Free Updates

Let us tell you when new posts are added!

Email:

Navigation

Categories
November, 2014 (15)
October, 2014 (20)
September, 2014 (17)
August, 2014 (18)
July, 2014 (16)
June, 2014 (18)
May, 2014 (17)
April, 2014 (17)
March, 2014 (17)
February, 2014 (16)
January, 2014 (16)
December, 2013 (11)
November, 2013 (15)
October, 2013 (19)
September, 2013 (20)
August, 2013 (23)
July, 2013 (24)
June, 2013 (14)
May, 2013 (25)
April, 2013 (20)
March, 2013 (24)
February, 2013 (25)
January, 2013 (20)
December, 2012 (19)
November, 2012 (25)
October, 2012 (22)
September, 2012 (24)
August, 2012 (24)
July, 2012 (21)
June, 2012 (22)
May, 2012 (28)
April, 2012 (44)
March, 2012 (36)
February, 2012 (36)
January, 2012 (27)
December, 2011 (22)
November, 2011 (29)
October, 2011 (52)
September, 2011 (26)
August, 2011 (26)
July, 2011 (17)
June, 2011 (31)
May, 2011 (32)
April, 2011 (31)
March, 2011 (31)
February, 2011 (28)
January, 2011 (27)
December, 2010 (34)
November, 2010 (26)
October, 2010 (27)
September, 2010 (27)
August, 2010 (31)
July, 2010 (23)
June, 2010 (30)
May, 2010 (23)
April, 2010 (30)
March, 2010 (30)
February, 2010 (30)
January, 2010 (23)
December, 2009 (19)
November, 2009 (27)
October, 2009 (30)
September, 2009 (25)
August, 2009 (26)
July, 2009 (33)
June, 2009 (32)
May, 2009 (30)
April, 2009 (39)
March, 2009 (35)
February, 2009 (21)
January, 2009 (29)
December, 2008 (15)
November, 2008 (15)
October, 2008 (25)
September, 2008 (30)
August, 2008 (26)
July, 2008 (26)
June, 2008 (22)
May, 2008 (27)
April, 2008 (20)
March, 2008 (20)
February, 2008 (19)
January, 2008 (22)
December, 2007 (21)
November, 2007 (26)
October, 2007 (20)
September, 2007 (17)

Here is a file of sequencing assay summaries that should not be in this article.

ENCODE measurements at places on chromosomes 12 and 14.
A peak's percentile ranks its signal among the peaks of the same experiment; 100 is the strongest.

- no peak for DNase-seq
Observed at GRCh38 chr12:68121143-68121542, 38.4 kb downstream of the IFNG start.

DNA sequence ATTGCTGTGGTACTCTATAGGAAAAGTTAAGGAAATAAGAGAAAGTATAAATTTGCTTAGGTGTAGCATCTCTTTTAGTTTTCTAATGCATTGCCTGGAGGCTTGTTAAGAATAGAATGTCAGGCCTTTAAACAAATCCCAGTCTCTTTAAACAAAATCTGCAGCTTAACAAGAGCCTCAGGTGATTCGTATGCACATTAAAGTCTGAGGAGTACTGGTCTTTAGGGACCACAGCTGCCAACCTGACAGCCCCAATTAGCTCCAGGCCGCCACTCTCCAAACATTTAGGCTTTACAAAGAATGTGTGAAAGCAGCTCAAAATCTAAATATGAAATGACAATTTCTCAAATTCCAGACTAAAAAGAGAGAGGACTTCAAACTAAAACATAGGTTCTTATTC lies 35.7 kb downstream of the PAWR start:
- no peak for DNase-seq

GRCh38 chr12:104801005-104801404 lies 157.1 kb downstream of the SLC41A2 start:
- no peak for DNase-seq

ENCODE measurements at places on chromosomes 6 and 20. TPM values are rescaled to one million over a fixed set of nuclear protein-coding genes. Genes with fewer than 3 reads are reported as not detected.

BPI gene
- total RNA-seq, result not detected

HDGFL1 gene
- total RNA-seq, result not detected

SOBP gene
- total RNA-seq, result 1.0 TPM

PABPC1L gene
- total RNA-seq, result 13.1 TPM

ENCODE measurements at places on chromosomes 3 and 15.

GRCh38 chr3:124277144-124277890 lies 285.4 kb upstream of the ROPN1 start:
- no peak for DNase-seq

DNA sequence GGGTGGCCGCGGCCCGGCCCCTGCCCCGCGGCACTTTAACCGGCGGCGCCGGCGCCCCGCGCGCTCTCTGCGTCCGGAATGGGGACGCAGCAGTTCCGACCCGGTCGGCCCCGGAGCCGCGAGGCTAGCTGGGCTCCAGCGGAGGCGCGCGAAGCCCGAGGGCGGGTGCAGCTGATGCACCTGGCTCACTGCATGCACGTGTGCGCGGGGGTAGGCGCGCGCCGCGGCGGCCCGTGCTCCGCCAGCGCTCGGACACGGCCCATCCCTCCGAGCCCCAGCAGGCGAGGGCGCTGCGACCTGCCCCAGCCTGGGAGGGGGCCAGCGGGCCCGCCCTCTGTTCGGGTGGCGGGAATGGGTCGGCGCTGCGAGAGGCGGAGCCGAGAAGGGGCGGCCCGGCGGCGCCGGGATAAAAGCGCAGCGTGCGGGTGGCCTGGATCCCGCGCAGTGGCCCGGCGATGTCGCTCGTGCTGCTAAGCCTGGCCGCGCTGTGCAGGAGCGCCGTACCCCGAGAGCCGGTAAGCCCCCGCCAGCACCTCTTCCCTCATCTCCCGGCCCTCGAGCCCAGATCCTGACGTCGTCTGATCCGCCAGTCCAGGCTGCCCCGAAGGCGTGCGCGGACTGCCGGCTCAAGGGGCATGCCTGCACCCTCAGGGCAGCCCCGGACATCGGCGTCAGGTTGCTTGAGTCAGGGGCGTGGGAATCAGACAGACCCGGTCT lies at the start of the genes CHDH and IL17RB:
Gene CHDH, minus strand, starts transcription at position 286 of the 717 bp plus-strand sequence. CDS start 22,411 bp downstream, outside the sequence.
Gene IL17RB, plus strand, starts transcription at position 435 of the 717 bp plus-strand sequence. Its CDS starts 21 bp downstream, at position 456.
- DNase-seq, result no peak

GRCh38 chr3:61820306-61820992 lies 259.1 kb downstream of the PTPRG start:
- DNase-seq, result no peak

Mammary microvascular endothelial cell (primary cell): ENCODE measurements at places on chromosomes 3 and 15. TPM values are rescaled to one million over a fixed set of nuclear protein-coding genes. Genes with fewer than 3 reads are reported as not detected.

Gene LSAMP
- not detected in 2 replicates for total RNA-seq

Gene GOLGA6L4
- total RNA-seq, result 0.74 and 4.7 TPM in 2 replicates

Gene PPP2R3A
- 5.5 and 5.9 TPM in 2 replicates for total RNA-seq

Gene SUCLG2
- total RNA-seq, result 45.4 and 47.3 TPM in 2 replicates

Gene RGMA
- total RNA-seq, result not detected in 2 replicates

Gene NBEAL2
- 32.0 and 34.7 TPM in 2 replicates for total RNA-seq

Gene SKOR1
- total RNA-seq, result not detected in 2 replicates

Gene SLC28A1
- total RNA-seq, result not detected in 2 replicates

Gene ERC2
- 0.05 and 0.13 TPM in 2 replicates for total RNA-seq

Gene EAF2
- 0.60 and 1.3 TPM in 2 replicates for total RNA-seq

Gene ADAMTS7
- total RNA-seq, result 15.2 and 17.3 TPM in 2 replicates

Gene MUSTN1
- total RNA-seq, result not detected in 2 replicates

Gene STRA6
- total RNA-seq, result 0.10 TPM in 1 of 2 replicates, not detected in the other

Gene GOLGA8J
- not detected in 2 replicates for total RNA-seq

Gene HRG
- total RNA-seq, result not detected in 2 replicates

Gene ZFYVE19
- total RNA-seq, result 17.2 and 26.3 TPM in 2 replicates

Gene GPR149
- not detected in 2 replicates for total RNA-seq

August, 2007 (23)
July, 2007 (17)
June, 2007 (13)
May, 2007 (7)

Search

Archives

<November 2014>
SunMonTueWedThuFriSat
2627282930311
2345678
9101112131415
16171819202122
23242526272829
30123456

More Links








# Friday, November 02, 2007
History of the Toothpick
Posted by Grace

Here's one before the weekend: A fascinating brief history of the toothpick

Charles Forster, inspired by the hand-carved picks used by Brazilians, saw huge potential in mass-producing wooden toothpicks in the US. He got Boston inventor Benjamin Franklin Sturtevant to create a machine that was capable of producing millions of toothpicks a day by 1870.

The real genius was in Forster's marketing campaign: One of his ploys was to have Harvard men eat at restaurants and demand a toothpick after their meal. They'd make a fuss when none was available, and when the toothpick salesmen came around a few days later, the restaurant managers bought in.

To read the article, click here.

(The Slate article is a kind of condensed version of 's book The Toothpick: Technology and Culture, which can be bought on Amazon.)

Image taken by C R.


Family Heirlooms | Social History
Friday, November 02, 2007 3:36:44 PM (Eastern Standard Time, UTC-05:00)  #  Comments [0]
Comments are closed.